Since the announcement in late June that the U of M-UCN program would not run in the fall, a lot has changed, Larner said.

“We’re going from ‘we have nothing’ to ‘we have nursing,’ to ‘we have an entire program, and I might be graduating in 2019.’”

“Definitely a roller coaster this summer,” she said. “I’m happy to have a little bit of resolution. You know, as students we’re all happy to have a solution that works for everybody and that we’re going to be able to resume our studies.”

The political side

Education Minister Ian Wishart said in June that “there will be a program in place” for the current midwifery students in the fall. In a provincial release, he said the McMaster partnership fulfils that promise.

“This new partnership will ensure the midwifery students in Manitoba who have already invested significant time and effort toward their studies can complete their coursework uninterrupted,” said Wishart in the release.

“We are proud to follow through on a commitment that was made and I commend our partners for their hard work in reaching this resolution, which will help meet the growing demand for midwives in our province.”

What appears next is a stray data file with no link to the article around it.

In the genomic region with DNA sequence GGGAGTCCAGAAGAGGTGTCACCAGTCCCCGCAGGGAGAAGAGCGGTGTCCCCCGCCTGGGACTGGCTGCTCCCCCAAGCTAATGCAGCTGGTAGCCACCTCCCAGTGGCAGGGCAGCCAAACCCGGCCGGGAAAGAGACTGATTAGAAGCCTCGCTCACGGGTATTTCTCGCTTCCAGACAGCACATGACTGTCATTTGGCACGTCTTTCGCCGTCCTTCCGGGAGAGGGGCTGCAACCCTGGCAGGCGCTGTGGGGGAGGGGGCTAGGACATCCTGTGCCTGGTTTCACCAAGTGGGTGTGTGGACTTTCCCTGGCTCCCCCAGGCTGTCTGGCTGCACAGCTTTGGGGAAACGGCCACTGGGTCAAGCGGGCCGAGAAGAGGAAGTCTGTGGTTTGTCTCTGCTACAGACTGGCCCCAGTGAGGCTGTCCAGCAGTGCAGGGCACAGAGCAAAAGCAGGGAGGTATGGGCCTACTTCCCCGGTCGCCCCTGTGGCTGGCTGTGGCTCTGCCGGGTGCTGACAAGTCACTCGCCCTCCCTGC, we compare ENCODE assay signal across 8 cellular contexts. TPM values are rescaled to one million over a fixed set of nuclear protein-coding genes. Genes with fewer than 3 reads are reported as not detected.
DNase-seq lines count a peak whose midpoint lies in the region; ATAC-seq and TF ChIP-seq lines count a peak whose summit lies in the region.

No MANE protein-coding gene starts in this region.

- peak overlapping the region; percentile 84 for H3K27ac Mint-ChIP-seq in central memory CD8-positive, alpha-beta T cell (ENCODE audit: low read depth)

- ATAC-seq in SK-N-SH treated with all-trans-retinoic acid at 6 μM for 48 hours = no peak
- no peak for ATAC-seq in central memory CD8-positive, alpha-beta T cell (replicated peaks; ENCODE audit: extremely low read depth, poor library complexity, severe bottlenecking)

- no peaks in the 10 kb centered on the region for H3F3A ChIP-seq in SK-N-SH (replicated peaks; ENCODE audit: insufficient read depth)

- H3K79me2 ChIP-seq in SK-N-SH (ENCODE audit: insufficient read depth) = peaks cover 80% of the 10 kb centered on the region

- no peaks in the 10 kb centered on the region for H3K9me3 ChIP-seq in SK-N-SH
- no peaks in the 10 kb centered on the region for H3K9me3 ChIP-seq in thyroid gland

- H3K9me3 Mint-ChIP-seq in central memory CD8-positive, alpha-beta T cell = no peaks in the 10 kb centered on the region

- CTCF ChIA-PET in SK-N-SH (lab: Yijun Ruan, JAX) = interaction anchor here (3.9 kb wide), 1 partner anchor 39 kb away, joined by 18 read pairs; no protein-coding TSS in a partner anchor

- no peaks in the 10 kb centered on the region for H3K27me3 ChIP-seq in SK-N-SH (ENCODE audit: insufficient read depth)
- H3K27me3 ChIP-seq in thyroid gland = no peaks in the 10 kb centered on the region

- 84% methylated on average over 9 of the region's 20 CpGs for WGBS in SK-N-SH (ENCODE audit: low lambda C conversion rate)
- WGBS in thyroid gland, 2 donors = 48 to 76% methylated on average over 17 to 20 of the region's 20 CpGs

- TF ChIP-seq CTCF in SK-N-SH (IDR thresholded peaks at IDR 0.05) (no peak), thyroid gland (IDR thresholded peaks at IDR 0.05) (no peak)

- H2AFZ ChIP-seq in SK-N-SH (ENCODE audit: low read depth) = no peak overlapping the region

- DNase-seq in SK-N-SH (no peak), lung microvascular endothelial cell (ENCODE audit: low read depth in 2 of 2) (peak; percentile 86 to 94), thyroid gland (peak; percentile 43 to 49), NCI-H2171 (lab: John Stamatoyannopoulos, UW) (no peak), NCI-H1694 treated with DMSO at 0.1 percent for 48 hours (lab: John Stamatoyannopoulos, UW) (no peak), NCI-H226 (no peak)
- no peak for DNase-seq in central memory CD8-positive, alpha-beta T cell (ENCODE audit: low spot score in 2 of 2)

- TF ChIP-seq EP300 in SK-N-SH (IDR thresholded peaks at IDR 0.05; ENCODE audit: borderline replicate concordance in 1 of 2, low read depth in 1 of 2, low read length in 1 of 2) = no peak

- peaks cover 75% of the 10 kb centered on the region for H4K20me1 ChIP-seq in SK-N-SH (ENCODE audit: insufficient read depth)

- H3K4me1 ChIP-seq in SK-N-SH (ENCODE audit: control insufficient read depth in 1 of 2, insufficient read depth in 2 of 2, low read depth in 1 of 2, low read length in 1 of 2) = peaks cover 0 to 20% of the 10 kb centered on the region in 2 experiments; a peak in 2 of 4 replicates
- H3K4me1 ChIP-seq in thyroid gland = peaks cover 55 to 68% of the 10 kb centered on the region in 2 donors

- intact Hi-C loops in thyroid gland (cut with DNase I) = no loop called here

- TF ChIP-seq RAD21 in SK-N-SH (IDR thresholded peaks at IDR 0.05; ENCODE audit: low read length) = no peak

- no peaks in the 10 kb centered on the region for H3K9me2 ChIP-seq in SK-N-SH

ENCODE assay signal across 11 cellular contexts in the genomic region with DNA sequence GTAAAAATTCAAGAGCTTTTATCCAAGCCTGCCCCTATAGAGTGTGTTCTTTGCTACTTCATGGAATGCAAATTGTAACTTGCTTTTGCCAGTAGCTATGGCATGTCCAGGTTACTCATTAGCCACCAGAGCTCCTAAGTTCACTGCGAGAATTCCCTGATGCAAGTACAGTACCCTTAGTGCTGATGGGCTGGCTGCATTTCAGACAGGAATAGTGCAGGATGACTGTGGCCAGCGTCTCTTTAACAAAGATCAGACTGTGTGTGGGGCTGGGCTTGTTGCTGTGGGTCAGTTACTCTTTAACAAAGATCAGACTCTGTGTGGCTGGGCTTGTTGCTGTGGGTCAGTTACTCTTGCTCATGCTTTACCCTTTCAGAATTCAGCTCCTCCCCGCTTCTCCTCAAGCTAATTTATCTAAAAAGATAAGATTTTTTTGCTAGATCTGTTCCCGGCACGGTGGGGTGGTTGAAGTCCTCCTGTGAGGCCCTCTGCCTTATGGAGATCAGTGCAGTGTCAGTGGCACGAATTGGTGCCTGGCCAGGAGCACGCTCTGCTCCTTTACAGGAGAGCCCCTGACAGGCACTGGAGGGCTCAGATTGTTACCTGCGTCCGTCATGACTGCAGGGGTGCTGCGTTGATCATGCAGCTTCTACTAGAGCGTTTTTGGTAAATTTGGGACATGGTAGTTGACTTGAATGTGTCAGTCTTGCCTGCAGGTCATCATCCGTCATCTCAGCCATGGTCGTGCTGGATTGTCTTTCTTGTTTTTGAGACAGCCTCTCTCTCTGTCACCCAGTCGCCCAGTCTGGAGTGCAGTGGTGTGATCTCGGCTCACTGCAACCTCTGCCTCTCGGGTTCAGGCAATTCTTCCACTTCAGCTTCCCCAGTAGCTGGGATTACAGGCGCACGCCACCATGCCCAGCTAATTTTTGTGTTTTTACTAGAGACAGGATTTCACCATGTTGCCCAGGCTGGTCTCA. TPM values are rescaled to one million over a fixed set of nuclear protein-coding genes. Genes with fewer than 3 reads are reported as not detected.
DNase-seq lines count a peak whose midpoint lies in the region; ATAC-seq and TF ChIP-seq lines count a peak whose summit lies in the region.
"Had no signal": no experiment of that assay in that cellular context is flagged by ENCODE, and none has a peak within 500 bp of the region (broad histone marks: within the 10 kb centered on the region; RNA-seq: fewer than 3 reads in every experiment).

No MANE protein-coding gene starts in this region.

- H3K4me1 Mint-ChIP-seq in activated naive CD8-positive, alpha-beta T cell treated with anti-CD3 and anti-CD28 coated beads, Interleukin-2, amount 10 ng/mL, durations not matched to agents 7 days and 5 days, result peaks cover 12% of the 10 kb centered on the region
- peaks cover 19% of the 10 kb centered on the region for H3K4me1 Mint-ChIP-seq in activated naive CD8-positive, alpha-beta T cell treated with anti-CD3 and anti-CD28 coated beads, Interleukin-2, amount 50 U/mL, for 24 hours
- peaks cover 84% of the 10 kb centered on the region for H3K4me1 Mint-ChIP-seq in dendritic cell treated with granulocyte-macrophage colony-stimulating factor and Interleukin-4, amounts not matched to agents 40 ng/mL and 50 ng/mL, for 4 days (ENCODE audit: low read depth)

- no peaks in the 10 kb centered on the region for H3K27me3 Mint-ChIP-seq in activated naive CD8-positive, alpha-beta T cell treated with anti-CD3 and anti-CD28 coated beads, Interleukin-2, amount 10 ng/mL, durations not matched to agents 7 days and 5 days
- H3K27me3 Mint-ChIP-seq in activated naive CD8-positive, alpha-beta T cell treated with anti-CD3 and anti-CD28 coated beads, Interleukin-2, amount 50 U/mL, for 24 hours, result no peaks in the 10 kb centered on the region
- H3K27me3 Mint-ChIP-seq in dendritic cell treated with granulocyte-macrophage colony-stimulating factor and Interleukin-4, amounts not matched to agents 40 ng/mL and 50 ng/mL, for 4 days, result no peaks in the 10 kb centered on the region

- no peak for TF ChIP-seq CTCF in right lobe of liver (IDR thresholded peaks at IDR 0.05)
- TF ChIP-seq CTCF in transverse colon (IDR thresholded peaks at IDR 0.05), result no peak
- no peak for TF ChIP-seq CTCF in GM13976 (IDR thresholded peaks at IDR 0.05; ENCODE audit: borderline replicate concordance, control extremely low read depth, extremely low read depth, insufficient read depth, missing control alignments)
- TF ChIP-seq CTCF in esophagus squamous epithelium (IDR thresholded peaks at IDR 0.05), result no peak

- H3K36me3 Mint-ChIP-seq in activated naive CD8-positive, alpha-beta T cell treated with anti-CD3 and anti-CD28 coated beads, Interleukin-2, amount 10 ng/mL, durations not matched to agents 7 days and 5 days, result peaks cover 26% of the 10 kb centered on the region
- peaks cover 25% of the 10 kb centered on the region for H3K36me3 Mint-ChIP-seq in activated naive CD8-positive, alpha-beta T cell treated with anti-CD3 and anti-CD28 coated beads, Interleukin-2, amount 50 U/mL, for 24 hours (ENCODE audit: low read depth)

Late in June, midwifery students were offered places in the U of M’s college of nursing, prompting outrage. Lauren Henderson, another midwifery student, said at the time, “It would be like saying to an electrician, ‘you can’t be an electrician, but you can be a plumber.’”

In a June 23 committee meeting, Wishart implied he favoured training nurses with additional midwifery credentials rather than standalone midwives.

“The nature of filling [the need for both nurses and midwives in the north] might change from midwives alone, stand-alone midwife positions, to something that is more an evolution of nursing,” he said.

The provincial NDP criticized the cancellation of the midwifery program, emphasizing the impact it would have on remote northern communities.